Pitt Law School’s Elder Law Clinic Provides Aid to Clients, Legal Learning for Students

Issue Date: 
November 25, 2013

Alyssa Coast and Kyle Gregory are third-year students in the University of Pittsburgh’s School of Law. They have studied contracts and criminal law, civil procedure, and torts. They have taken courses on legal writing and international and comparative law. But one of their most valuable lessons was learned through the school’s Elder Law Clinic, working with actual clients.

“Client interaction was the most valuable skill that I developed in the clinic. I worked with diverse clients who faced challenging situations,” Coast said. “Given the nature of the issues, I learned how to effectively convey difficult information and counsel my clients through legal decisions.”

Gregory cited “the importance of communicating effectively with your client” as his most important lesson from the clinic. “This skill will help you gather all of the information you may need from your clients, as well as educate your clients on the law and update them on their cases to set their minds at ease,” he said.

The Elder Law Clinic is staffed by Pitt School of Law students, who provide free legal services to low-income individuals aged 60 and older and to the individuals’ family members. The students assist with issues ranging from simple estate planning and guardianship matters to the use of Medical Assistance for long-term care as well as other more complex situations.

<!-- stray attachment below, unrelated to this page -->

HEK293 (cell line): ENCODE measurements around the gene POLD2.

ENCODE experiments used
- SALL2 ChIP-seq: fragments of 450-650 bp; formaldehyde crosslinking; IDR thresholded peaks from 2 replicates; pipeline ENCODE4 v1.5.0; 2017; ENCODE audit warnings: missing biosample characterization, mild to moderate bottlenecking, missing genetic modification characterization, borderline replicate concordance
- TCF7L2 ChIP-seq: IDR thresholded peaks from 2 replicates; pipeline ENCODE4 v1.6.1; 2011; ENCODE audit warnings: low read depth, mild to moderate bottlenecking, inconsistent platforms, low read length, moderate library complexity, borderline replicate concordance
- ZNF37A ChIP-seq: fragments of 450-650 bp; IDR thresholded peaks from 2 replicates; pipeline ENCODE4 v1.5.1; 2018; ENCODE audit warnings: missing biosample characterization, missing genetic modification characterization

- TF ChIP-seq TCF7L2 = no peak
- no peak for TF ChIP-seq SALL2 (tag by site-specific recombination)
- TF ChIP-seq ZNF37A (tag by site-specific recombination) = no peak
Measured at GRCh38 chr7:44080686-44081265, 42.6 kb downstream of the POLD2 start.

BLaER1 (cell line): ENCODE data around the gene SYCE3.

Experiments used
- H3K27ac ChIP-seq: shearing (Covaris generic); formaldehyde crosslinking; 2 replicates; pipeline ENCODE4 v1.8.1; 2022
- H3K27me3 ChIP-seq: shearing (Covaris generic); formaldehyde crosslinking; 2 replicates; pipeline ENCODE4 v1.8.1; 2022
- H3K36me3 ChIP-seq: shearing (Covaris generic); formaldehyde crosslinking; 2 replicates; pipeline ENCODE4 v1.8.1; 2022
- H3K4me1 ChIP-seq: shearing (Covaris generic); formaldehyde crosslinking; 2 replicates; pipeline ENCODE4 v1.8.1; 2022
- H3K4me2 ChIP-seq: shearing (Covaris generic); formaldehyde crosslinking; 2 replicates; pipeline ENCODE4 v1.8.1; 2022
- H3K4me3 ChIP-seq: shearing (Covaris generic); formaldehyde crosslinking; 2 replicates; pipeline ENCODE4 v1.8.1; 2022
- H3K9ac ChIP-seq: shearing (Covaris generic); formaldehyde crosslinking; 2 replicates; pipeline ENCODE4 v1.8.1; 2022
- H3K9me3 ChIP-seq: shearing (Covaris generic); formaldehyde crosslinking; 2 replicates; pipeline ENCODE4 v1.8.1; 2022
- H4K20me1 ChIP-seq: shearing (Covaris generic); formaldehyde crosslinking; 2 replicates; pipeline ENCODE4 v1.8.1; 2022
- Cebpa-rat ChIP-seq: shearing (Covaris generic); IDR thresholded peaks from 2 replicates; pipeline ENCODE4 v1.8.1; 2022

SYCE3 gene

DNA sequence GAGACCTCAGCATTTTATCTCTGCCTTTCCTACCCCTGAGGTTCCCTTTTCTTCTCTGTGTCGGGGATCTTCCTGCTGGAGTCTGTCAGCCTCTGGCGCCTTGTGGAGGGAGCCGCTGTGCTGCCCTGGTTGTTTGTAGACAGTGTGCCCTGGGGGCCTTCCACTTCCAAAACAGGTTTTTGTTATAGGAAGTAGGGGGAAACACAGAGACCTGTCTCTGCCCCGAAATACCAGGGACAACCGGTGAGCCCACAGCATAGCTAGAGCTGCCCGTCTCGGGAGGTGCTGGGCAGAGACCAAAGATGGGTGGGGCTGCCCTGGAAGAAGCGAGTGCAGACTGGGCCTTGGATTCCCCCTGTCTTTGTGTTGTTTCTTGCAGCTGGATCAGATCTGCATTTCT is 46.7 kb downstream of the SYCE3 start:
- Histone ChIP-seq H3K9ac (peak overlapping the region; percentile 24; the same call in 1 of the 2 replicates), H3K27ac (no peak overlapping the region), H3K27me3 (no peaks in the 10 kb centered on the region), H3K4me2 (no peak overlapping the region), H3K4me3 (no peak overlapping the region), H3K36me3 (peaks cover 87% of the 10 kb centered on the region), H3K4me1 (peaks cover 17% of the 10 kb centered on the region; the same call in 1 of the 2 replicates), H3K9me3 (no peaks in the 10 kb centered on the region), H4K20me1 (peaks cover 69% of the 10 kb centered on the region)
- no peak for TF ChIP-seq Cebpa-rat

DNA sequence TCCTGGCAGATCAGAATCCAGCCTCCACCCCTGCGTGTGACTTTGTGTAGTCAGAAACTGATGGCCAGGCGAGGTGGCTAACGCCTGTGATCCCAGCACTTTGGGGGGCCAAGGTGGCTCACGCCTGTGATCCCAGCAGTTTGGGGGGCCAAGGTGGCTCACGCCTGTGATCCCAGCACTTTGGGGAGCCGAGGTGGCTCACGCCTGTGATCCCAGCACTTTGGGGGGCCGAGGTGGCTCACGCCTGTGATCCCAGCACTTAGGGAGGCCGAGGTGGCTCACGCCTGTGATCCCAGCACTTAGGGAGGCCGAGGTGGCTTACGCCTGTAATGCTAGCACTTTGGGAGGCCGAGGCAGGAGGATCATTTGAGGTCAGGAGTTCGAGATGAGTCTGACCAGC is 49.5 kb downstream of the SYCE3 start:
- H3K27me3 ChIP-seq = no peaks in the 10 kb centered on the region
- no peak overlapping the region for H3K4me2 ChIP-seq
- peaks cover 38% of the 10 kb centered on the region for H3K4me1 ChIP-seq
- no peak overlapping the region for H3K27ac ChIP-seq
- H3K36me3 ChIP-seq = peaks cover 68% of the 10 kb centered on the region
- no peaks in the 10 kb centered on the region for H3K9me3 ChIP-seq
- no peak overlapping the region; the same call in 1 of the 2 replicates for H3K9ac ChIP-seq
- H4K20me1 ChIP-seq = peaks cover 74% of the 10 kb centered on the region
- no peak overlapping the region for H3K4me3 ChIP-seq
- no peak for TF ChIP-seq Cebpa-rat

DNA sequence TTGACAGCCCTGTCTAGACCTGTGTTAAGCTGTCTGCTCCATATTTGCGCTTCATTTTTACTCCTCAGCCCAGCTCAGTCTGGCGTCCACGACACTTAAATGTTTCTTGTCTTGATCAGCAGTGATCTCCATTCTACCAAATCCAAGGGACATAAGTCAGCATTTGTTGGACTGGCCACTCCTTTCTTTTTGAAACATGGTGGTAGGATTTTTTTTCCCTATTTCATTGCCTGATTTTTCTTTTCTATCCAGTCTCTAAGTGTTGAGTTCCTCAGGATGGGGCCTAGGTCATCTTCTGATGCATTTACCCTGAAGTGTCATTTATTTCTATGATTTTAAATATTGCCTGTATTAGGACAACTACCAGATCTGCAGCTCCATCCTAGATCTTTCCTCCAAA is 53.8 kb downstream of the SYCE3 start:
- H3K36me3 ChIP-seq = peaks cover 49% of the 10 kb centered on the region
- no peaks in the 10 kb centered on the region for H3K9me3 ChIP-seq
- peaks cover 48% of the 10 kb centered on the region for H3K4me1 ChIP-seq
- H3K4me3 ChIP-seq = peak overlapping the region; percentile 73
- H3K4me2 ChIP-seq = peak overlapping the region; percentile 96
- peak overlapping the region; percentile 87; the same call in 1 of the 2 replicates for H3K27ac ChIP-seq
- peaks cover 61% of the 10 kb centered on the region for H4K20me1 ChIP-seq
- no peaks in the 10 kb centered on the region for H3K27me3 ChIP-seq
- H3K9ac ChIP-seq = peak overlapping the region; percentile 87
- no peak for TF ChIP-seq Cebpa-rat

One recent clinic case, for example, involved an elderly client who had legally immigrated to the United States decades ago. He had worked for many years until health problems made that impossible. When he contacted the Pitt Elder Law Clinic, he had no income and was surviving on remittances from his brother in his native country.

Communication with the client was challenging due to language barriers and his anxiety about finances and health. After a thorough fact investigation, the law clinic students discovered he was eligible for Social Security retirement benefits. They helped him complete his application and, shortly after, the client received an award letter from the Social Security Administration, placing him on the road to some financial security.

The students and their casework are supervised by Martha Mannix, clinical associate professor of law and codirector of clinical programs in the law school. “Students take responsibility for client representation from start to finish, but they are supervised by me along the way,” said Mannix, who also is director of the school’s John P. Gismondi Civil Litigation Certificate Program.

About 8 to 10 students, working in pairs, staff the Elder Law Clinic each semester. Together, they handle a total of 80 to 100 cases a year, Mannix said. The for-credit clinic is paired with a class-based seminar, where students practice various lawyering skills and also learn the basics of substantive law.

Mannix has overseen the successful law clinic since 1997. She credited her predecessors—Martha Greer, a Pitt assistant clinical professor of law, and Dawne Hickton, a former Pitt assistant professor of law and now CEO of RTI International Metals—with having “laid a strong foundation for the clinic’s future success.”